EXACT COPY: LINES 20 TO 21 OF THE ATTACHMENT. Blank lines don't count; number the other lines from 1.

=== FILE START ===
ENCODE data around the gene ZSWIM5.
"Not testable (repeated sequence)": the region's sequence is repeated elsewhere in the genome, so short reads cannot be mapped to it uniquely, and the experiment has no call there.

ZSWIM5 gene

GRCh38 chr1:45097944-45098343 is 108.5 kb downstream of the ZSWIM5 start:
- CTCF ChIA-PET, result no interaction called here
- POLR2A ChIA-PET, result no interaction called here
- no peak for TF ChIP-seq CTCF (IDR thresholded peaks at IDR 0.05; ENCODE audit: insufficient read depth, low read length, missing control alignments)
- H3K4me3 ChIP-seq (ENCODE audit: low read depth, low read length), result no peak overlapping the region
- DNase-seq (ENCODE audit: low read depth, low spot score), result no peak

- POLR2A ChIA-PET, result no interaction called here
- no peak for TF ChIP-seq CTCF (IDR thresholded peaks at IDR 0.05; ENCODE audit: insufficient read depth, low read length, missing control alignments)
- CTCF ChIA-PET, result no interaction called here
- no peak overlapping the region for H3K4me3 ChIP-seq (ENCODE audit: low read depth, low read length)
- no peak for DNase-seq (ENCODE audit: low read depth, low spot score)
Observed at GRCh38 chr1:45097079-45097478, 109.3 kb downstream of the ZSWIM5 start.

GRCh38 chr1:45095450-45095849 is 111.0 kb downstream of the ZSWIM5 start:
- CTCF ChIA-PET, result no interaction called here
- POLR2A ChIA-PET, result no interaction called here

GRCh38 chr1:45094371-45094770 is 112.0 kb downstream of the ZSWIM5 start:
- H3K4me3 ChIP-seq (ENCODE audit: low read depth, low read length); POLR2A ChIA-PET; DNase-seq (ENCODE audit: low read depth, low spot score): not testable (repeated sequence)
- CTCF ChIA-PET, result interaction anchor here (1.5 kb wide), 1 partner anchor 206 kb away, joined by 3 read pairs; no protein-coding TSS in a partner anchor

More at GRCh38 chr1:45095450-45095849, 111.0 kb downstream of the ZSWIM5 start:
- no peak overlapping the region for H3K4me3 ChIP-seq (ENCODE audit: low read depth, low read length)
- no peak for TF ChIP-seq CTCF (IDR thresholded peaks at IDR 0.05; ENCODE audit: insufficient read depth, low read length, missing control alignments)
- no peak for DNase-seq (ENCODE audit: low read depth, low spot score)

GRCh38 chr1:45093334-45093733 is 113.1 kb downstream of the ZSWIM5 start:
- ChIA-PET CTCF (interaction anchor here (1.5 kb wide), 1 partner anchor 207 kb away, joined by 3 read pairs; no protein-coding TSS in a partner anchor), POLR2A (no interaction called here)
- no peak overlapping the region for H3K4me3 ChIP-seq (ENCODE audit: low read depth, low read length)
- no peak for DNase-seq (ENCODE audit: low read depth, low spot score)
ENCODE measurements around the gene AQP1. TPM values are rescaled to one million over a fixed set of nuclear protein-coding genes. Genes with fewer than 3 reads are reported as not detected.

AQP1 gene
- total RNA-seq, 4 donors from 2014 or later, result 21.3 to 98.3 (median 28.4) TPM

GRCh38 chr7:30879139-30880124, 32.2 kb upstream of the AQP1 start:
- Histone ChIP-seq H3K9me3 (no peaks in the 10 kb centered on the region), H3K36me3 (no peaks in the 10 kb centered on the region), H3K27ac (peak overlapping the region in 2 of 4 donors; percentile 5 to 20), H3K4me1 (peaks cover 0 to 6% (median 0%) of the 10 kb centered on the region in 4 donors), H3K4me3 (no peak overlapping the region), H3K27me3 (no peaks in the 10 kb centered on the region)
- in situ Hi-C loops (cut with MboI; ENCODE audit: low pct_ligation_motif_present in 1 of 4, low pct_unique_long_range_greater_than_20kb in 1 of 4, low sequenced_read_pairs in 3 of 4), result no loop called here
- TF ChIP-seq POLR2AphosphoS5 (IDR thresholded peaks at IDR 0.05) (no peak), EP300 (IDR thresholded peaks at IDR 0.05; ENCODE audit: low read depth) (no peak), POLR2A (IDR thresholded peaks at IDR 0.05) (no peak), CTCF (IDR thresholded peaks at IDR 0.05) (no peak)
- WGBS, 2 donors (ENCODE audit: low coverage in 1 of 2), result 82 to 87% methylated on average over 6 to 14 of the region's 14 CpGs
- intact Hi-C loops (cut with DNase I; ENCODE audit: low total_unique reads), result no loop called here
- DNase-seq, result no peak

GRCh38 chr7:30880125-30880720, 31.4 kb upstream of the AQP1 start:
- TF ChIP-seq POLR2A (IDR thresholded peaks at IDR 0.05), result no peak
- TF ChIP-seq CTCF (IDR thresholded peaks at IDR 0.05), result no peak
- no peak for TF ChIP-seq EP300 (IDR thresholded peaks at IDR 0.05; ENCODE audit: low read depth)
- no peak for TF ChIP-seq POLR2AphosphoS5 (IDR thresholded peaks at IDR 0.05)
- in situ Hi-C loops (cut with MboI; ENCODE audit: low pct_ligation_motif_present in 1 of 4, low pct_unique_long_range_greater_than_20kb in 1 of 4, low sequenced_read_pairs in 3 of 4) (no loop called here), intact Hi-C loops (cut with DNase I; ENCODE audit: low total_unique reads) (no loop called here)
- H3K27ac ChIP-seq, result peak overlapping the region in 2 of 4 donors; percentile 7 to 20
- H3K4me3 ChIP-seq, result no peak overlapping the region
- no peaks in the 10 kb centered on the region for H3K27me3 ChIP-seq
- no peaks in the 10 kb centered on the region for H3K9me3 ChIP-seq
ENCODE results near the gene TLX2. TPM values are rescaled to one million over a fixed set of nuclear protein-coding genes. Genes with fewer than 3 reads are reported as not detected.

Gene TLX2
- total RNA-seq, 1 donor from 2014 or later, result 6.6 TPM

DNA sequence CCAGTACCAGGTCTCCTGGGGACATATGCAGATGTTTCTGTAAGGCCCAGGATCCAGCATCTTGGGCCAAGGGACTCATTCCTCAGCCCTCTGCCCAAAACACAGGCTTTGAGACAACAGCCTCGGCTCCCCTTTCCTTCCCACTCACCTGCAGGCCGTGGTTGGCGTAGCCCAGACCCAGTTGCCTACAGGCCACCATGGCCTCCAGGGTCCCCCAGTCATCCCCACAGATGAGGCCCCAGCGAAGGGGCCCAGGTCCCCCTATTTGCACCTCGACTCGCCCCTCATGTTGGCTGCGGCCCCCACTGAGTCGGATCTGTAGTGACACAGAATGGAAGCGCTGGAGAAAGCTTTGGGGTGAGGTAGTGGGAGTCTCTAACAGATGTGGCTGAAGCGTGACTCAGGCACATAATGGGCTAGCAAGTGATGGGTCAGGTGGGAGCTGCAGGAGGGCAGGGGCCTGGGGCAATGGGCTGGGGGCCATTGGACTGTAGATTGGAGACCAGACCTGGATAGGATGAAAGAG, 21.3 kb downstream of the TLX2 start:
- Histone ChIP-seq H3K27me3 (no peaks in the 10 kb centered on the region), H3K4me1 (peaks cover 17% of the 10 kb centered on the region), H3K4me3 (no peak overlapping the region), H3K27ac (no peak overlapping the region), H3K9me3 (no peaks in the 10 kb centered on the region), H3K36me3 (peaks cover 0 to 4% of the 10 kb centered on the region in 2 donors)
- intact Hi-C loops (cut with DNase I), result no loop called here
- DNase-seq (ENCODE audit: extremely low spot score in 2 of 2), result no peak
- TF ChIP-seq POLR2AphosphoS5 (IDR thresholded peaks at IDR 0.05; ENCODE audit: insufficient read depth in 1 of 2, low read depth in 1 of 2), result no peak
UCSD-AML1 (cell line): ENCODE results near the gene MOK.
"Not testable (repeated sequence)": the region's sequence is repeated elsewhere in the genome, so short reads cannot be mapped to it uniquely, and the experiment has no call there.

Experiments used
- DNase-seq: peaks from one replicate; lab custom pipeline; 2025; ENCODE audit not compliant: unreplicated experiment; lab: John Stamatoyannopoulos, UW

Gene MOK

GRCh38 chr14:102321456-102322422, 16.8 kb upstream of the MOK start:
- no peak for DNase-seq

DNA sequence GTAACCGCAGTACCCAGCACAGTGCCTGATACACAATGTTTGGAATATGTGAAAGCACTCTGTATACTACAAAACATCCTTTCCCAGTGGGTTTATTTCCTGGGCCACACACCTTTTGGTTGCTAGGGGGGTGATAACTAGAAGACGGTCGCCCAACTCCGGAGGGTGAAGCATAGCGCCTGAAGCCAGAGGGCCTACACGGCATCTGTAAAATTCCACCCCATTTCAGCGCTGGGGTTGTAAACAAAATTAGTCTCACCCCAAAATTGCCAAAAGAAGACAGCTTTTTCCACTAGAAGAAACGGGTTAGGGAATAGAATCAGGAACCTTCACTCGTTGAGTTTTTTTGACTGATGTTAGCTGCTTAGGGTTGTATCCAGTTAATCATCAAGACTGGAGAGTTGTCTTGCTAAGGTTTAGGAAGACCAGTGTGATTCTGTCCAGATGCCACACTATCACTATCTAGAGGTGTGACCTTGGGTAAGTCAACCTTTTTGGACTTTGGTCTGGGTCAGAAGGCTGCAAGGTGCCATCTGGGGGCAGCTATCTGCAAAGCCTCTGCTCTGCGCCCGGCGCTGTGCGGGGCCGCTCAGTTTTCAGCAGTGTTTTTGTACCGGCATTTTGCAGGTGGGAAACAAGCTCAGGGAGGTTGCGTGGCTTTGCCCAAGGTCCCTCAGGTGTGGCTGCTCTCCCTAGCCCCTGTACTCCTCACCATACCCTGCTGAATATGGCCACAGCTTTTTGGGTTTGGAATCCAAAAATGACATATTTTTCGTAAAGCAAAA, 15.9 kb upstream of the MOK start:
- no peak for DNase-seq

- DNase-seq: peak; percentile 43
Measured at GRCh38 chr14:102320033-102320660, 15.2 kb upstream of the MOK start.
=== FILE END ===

- H3K4me3 ChIP-seq (ENCODE audit: low read depth, low read length); POLR2A ChIA-PET; DNase-seq (ENCODE audit: low read depth, low spot score): not testable (repeated sequence)
- CTCF ChIA-PET, result interaction anchor here (1.5 kb wide), 1 partner anchor 206 kb away, joined by 3 read pairs; no protein-coding TSS in a partner anchor